New FAA rules mean you won't get Amazon drone delivery anytime soon

Many commercial drone flights are cleared for take-off, but drones still have to remain within sight of operators

The Federal Aviation Administration has published long-awaited rules that loosen restrictions on commercial use of drones but don't go as far as allowing drone delivery services like those proposed by Amazon.

The rules, scheduled to take effect in late August, replace temporary restrictions that have required thousands of companies to apply for special permission to use drones as part of their job.

Many of the rules are similar to the temporary restrictions including the requirement that drones be kept within line of sight of the operator at all times. That means automated delivery services like Amazon's Prime Air will be unable to operate.

Amazon did not immediately reply to a request for comment, but the company has been outspoken in the past about moving its drone research and development overseas if the FAA didn't allow operations.

The line of sight requirement will also affect other promising potential applications of drones, such as inspection flights along power lines, gas pipelines and railway lines to check for problems or obstacles.

Something else new: Currently, drones are restricted to daytime use but the new rules extend to twilight if the drone has anticollision lights.

Other provisions remain the same: drones cannot operate over people not associated with the flight; must yield to other aircraft; and cannot fly above 400 feet. They also spell out where the drone can fly. Operations are allowed within most airspace with air traffic control clearance, but never around major airports.

To operate a drone for commercial use, the FAA will require some knowledge of the rules of the sky, either through a remote pilot certificate, which is a new certification the agency is preparing, or a student private pilot's license.

In contrast, hobbyists can fly drones without either of the two licenses.

The rules help commercial operators in one important way: for most commercial use, operators no longer have to go through a legal procedure to obtain FAA permission for operations.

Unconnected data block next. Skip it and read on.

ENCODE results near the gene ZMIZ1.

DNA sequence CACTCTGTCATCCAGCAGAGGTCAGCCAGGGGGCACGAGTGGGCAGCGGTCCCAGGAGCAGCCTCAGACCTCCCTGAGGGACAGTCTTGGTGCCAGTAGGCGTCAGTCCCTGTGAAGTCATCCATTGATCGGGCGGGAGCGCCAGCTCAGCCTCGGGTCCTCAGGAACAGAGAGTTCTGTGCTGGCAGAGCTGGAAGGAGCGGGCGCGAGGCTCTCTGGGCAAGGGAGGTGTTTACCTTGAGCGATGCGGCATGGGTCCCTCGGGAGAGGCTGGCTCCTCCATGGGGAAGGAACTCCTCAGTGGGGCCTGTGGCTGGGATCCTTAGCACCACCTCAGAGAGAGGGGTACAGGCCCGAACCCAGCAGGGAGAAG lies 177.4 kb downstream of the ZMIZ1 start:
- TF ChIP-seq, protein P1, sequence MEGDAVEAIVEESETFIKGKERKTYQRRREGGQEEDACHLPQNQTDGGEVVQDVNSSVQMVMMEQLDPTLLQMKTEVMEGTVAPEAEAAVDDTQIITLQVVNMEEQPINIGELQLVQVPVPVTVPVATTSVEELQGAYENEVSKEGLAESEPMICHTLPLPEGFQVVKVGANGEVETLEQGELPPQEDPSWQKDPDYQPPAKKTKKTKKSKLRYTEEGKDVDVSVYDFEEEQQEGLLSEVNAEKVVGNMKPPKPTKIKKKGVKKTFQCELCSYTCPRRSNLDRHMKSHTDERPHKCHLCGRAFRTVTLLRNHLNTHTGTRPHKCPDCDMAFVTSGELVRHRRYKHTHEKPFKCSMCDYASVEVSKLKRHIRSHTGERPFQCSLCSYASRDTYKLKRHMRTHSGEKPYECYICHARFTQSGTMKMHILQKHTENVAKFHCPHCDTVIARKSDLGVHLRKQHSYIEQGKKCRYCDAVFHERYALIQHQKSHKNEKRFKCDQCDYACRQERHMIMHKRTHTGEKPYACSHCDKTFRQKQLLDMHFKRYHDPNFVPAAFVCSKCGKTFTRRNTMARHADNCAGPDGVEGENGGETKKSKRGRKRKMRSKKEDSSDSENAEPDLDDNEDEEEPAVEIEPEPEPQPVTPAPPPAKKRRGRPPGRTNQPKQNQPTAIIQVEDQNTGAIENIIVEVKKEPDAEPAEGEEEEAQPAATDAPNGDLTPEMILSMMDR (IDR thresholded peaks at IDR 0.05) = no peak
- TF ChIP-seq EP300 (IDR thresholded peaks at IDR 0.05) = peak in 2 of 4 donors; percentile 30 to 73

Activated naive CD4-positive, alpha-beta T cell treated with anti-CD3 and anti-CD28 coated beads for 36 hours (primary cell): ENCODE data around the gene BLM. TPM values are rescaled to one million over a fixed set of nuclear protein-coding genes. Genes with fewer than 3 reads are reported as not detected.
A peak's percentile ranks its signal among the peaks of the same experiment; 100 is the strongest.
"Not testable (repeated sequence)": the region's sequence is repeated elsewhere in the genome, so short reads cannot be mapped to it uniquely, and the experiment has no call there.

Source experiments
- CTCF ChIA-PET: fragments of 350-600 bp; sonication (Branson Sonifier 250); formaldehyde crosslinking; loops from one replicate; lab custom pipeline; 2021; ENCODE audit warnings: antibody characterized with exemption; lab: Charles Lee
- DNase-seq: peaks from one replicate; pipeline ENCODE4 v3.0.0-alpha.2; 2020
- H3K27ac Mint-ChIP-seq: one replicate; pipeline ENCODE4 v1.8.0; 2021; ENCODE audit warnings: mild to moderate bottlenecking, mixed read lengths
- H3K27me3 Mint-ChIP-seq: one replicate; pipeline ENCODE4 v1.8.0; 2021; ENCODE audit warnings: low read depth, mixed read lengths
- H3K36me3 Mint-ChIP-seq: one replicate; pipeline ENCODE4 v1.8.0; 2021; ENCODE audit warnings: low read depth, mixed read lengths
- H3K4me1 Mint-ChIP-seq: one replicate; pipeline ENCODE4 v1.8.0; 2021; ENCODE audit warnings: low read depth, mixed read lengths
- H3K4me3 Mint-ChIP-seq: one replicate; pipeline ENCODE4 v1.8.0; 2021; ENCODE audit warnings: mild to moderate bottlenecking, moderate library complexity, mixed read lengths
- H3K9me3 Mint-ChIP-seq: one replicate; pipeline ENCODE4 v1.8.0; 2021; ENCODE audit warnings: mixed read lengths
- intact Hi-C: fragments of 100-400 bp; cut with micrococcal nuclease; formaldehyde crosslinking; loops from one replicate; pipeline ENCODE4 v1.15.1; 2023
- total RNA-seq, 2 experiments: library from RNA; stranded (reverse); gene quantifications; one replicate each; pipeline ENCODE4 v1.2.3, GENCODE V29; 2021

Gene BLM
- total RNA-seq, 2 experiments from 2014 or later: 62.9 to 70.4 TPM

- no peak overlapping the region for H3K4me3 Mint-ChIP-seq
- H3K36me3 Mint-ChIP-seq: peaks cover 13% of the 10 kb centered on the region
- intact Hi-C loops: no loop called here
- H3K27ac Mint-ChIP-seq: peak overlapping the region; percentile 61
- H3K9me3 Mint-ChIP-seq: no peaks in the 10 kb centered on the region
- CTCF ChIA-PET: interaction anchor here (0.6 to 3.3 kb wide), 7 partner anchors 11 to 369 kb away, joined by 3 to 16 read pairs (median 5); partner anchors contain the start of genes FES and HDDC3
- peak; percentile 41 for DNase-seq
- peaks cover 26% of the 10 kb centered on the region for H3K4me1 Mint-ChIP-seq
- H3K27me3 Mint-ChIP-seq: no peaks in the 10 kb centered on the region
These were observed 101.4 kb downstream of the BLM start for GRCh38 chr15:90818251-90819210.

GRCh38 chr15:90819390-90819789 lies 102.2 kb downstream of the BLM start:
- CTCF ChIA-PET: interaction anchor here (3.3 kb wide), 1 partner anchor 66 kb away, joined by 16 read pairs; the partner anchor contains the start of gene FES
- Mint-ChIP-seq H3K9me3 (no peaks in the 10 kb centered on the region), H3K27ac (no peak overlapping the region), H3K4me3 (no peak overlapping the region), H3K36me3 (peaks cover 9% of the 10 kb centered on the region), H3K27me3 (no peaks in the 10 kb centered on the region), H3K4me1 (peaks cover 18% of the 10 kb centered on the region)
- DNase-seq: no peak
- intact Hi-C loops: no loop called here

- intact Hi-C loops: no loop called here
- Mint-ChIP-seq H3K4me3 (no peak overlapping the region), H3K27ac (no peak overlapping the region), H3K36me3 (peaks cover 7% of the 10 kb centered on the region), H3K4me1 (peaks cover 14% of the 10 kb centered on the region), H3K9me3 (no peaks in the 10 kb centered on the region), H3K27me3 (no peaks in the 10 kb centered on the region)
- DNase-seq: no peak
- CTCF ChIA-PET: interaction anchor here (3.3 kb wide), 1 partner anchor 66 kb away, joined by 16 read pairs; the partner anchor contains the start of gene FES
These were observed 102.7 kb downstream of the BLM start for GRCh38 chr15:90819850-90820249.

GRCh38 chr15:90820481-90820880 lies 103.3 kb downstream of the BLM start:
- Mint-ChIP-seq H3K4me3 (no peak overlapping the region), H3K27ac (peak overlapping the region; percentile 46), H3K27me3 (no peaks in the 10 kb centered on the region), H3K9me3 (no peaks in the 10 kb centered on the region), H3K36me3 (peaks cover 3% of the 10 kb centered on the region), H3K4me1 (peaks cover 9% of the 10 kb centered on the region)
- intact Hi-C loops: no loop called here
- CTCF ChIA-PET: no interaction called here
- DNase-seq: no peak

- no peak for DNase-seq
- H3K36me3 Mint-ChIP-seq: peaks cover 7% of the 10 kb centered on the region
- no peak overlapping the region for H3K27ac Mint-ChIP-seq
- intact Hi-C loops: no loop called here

"While it's exciting that commercial drones are finally legal, the FAA missed an opportunity to remove many unnecessary restrictions on the use of this promising technology," said Eli Dourado, director of the Technology Policy Program at the Mercatus Center at George Mason University.

Dourado noted that the rules no longer prohibit drones carrying external loads, so limited delivery service could be attempted. But the line-of-sight requirement severely limits this.

"To truly tap the full potential of this technology, more restrictions will need to be lifted," he said.

Marc Scribner, a fellow at the Competitive Enterprise Institute, said he believes the FAA should have gone further in its rules, allowing freer access to the skies and leveling the playing field between hobby and commercial operators.

"The FAA really seems intent on putting up a firewall between model aircraft operations and anything that could be used in a higher capacity," he said. "If a kid wants to help out a realtor and make some extra money, they’re going to find they need a remote pilot airman’s certificate to do so."

Join the PC World newsletter!

Error: Please check your email address.

Tags amazondrones

Our Back to Business guide highlights the best products for you to boost your productivity at home, on the road, at the office, or in the classroom.

Keep up with the latest tech news, reviews and previews by subscribing to the Good Gear Guide newsletter.

Martyn Williams

IDG News Service
Show Comments

Cool Tech

Crucial Ballistix Elite 32GB Kit (4 x 8GB) DDR4-3000 UDIMM

Learn more >

Gadgets & Things

Lexar® Professional 1000x microSDHC™/microSDXC™ UHS-II cards

Learn more >

Family Friendly

Lexar® JumpDrive® S57 USB 3.0 flash drive 

Learn more >

Stocking Stuffer

Plox Star Wars Death Star Levitating Bluetooth Speaker

Learn more >

Christmas Gift Guide

Click for more ›

Most Popular Reviews

Latest News Articles

Resources

GGG Evaluation Team

Kathy Cassidy

STYLISTIC Q702

First impression on unpacking the Q702 test unit was the solid feel and clean, minimalist styling.

Anthony Grifoni

STYLISTIC Q572

For work use, Microsoft Word and Excel programs pre-installed on the device are adequate for preparing short documents.

Steph Mundell

LIFEBOOK UH574

The Fujitsu LifeBook UH574 allowed for great mobility without being obnoxiously heavy or clunky. Its twelve hours of battery life did not disappoint.

Andrew Mitsi

STYLISTIC Q702

The screen was particularly good. It is bright and visible from most angles, however heat is an issue, particularly around the Windows button on the front, and on the back where the battery housing is located.

Simon Harriott

STYLISTIC Q702

My first impression after unboxing the Q702 is that it is a nice looking unit. Styling is somewhat minimalist but very effective. The tablet part, once detached, has a nice weight, and no buttons or switches are located in awkward or intrusive positions.

Featured Content

Latest Jobs

Don’t have an account? Sign up here

Don't have an account? Sign up now

Forgot password?